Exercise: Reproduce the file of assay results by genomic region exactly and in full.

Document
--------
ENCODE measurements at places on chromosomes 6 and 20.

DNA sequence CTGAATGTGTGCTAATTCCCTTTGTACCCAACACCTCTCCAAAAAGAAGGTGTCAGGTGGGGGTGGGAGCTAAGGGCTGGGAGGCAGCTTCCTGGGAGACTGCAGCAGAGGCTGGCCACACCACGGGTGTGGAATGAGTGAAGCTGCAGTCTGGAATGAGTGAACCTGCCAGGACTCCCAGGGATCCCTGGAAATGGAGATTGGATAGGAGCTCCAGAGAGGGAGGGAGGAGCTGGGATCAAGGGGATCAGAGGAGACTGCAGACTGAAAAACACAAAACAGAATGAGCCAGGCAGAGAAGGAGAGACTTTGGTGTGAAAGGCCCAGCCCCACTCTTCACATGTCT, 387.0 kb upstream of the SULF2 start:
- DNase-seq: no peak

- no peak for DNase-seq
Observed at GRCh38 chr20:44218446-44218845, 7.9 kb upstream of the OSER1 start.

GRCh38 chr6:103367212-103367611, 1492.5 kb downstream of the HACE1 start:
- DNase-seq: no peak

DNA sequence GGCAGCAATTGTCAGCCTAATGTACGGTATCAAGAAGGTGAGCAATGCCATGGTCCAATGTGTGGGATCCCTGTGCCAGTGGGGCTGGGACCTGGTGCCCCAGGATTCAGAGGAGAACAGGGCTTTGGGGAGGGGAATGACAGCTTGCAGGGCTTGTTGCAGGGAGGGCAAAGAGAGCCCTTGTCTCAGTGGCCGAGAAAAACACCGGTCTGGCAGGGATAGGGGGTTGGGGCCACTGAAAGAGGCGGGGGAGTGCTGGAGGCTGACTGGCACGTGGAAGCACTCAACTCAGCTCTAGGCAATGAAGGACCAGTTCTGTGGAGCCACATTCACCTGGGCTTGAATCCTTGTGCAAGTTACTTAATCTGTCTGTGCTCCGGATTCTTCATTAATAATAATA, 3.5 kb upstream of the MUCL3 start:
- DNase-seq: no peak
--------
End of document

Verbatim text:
ENCODE measurements at places on chromosomes 6 and 20.

DNA sequence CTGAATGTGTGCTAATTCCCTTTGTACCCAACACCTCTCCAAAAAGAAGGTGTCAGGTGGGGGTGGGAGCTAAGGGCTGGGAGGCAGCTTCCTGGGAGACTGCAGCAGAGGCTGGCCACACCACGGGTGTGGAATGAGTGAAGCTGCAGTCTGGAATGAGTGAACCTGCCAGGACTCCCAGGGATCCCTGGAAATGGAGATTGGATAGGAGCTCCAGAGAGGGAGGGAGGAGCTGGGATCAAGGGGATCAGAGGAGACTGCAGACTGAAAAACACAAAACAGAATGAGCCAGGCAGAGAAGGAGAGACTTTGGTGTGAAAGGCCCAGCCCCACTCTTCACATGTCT, 387.0 kb upstream of the SULF2 start:
- DNase-seq: no peak

- no peak for DNase-seq
Observed at GRCh38 chr20:44218446-44218845, 7.9 kb upstream of the OSER1 start.

GRCh38 chr6:103367212-103367611, 1492.5 kb downstream of the HACE1 start:
- DNase-seq: no peak

DNA sequence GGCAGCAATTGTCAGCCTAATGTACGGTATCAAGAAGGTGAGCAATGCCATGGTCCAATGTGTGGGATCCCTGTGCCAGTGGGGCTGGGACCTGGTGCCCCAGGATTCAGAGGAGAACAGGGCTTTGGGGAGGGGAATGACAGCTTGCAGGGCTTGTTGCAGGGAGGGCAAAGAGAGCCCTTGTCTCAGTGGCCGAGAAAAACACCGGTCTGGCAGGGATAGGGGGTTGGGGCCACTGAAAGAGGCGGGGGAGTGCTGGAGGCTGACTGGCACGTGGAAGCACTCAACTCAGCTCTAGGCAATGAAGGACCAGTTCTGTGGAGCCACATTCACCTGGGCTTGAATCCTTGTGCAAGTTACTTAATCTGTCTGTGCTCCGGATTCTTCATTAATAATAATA, 3.5 kb upstream of the MUCL3 start:
- DNase-seq: no peak